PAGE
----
Saving the Cup of Tea in Floriferous Despite a Pesky Guest
Relax in the garden of Floriferous where gorgeous flowers grow in abundance and the cup of tea is everything.
Back to another preview of Floriferous! This cheery box hasn’t left my game table, and it’s about time I organized the part that isn’t in my photos. I’m running out of room! Follow along to enjoy another early look at the artwork and how the general game plays. I may cross over to do a multiplayer post sometime soon… My husband also loves the game!
I’m the sales manager for Pencil First Games. Additionally, this is a prototype copy that isn’t finalized. All of the opinions are my honest thoughts, but please don’t use these photos as accurate depictions of the published product. Quality and certain aspects are subject to change. You’ll also see some of my stand-in components here and there!
Game Name: Floriferous
Publication Year: Unreleased (2021)
Designers: Eduardo Baraf, Steve Finn, and Keith Matejka
Artists: Clémentine Campardou and Kim Robinson
Publisher: Pencil First Games
Solo Mode: Included in the Base Game
I am no hand model, but I do own a fair number of fancy gloves! So I grabbed a nice pair to handle the cards with. We’ll call these a mix of gardening and tea party gloves… Just the right kind for this game of collecting flowers and making interesting decisions on a relaxing garden stroll!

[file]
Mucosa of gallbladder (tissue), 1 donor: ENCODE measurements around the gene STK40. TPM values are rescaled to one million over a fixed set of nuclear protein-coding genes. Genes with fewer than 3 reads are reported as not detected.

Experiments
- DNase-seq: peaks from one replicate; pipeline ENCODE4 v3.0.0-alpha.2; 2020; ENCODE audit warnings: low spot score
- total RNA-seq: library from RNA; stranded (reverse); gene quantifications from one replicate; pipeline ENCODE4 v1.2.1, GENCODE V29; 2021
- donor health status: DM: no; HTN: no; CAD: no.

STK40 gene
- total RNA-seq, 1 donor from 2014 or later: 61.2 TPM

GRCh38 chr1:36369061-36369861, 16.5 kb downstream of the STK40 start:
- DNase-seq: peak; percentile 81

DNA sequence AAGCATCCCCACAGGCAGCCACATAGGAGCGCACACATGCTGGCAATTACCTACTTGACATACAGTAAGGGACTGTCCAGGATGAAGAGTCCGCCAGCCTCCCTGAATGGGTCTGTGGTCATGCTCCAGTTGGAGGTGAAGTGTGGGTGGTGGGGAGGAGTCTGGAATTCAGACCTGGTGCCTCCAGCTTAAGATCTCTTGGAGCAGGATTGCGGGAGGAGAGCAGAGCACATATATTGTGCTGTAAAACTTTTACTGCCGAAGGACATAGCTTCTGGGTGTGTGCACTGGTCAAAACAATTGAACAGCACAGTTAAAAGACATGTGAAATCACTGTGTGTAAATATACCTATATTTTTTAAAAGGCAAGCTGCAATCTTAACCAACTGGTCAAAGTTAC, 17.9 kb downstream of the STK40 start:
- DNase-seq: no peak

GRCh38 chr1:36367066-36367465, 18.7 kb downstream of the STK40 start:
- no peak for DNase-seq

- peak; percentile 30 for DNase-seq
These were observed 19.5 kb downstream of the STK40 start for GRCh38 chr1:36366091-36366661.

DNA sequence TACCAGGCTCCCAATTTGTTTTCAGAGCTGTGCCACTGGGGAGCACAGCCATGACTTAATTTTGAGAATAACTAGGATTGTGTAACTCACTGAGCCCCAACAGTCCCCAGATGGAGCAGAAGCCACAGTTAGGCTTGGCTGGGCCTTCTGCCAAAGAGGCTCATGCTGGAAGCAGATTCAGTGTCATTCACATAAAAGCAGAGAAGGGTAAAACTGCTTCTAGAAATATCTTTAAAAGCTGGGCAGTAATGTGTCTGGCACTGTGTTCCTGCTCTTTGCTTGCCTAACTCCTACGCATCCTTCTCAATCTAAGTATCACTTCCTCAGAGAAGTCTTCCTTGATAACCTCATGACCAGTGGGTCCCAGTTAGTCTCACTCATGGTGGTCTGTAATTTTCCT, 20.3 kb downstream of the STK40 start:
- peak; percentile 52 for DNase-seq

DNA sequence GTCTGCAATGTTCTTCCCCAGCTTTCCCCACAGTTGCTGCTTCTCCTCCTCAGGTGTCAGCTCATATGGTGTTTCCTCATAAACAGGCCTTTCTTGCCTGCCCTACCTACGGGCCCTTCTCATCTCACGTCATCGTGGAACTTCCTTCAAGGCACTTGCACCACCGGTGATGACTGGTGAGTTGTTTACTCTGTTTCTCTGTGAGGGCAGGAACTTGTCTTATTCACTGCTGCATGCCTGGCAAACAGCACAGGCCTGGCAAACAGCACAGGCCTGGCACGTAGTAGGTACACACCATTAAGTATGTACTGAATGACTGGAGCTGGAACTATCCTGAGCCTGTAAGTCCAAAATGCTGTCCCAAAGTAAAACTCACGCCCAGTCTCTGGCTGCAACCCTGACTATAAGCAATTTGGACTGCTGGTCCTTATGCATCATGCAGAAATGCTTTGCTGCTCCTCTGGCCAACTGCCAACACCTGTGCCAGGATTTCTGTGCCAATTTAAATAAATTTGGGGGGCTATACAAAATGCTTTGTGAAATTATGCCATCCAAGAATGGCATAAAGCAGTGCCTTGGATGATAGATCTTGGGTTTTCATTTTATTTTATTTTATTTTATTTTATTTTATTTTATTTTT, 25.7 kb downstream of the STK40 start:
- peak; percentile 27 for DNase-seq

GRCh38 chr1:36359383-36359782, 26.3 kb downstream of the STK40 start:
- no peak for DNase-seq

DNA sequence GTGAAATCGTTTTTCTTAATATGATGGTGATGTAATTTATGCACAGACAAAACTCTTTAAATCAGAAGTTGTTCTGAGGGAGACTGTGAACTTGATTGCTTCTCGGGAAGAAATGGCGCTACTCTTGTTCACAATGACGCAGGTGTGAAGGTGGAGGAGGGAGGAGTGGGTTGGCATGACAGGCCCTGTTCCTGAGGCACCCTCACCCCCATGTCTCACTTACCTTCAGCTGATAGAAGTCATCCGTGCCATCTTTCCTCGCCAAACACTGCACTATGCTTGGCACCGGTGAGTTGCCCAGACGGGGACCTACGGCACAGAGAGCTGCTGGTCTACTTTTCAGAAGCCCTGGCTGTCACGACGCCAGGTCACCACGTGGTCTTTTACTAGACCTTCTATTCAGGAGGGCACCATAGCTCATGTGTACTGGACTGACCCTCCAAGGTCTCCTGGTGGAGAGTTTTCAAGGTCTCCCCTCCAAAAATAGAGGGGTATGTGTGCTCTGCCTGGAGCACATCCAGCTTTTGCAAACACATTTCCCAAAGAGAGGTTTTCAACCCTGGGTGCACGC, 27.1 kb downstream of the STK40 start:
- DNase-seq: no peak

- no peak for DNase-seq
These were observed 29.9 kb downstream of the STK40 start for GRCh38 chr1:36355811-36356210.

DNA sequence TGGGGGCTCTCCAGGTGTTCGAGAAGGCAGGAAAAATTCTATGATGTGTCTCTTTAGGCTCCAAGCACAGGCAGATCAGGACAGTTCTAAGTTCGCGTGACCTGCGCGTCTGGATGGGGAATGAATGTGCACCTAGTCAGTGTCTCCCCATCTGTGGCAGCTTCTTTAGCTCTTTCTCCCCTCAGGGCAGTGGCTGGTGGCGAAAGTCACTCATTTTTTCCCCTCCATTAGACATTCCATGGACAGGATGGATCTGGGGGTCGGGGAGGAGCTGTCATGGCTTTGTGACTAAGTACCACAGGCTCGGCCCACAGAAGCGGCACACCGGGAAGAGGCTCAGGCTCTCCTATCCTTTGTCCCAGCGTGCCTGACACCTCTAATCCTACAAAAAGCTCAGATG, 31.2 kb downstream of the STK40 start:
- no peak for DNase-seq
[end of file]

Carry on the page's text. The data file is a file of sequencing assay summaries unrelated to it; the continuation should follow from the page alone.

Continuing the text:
February 6, 2021
February 20, 2021
43 (S) and 63 (E)
20" x 20"
15 (S) and 49 (E)
An Organized Path
Setting this up for the solo mode is always so lovely. There are a lot of garden cards: Only about half are seen during each standard play, which leaves a lot of variety.
Each turn involves moving the gardener pawn into a space in the next column. Only 3 options are available for solo.
Yet it’s rarely easy! There are bounty cards, shown at the top, which award more victory points if completed early on. But what about arrangements and desire cards?!
Arrangements can be worth up to 5 victory points, while desire cards can be lucrative or completely useless.
Why the Face-Down Cards?
Sharp eyes will notice how the top row features face-down garden cards in the 2nd and 4th columns. The solo opponent, also known as the pesky guest, can also replace cards with other face-down options. This element creates a sense of risk because the card isn’t revealed until chosen. It might be the best option or just the opposite!
I’v mentioned this before, but I want to emphasize how nice this gameplay aspect is. You have just a hint of unknown information and need to gauge the risk. The other options might be worth practically nothing, so the choice becomes simple! Other times, though, it comes down to earning a guaranteed 2-3 victory points or trying for just a little more.